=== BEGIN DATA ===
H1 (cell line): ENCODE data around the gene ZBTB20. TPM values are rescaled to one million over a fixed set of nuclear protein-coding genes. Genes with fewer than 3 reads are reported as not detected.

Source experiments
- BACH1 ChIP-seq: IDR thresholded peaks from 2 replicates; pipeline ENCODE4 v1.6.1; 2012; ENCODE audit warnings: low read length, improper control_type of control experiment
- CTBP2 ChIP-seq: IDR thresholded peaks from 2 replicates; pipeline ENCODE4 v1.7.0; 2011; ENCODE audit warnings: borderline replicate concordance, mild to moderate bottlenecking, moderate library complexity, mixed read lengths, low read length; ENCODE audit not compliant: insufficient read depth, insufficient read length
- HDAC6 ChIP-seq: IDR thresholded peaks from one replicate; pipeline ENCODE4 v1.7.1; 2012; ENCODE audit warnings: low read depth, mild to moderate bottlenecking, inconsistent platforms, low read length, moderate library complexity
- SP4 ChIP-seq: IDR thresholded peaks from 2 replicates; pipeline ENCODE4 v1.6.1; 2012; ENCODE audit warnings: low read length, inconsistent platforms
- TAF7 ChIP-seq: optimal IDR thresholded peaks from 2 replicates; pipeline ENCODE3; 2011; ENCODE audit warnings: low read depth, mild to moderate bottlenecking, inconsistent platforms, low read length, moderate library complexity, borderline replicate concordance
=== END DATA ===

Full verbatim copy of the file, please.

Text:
H1 (cell line): ENCODE data around the gene ZBTB20. TPM values are rescaled to one million over a fixed set of nuclear protein-coding genes. Genes with fewer than 3 reads are reported as not detected.

Source experiments
- BACH1 ChIP-seq: IDR thresholded peaks from 2 replicates; pipeline ENCODE4 v1.6.1; 2012; ENCODE audit warnings: low read length, improper control_type of control experiment
- CTBP2 ChIP-seq: IDR thresholded peaks from 2 replicates; pipeline ENCODE4 v1.7.0; 2011; ENCODE audit warnings: borderline replicate concordance, mild to moderate bottlenecking, moderate library complexity, mixed read lengths, low read length; ENCODE audit not compliant: insufficient read depth, insufficient read length
- HDAC6 ChIP-seq: IDR thresholded peaks from one replicate; pipeline ENCODE4 v1.7.1; 2012; ENCODE audit warnings: low read depth, mild to moderate bottlenecking, inconsistent platforms, low read length, moderate library complexity
- SP4 ChIP-seq: IDR thresholded peaks from 2 replicates; pipeline ENCODE4 v1.6.1; 2012; ENCODE audit warnings: low read length, inconsistent platforms
- TAF7 ChIP-seq: optimal IDR thresholded peaks from 2 replicates; pipeline ENCODE3; 2011; ENCODE audit warnings: low read depth, mild to moderate bottlenecking, inconsistent platforms, low read length, moderate library complexity, borderline replicate concordance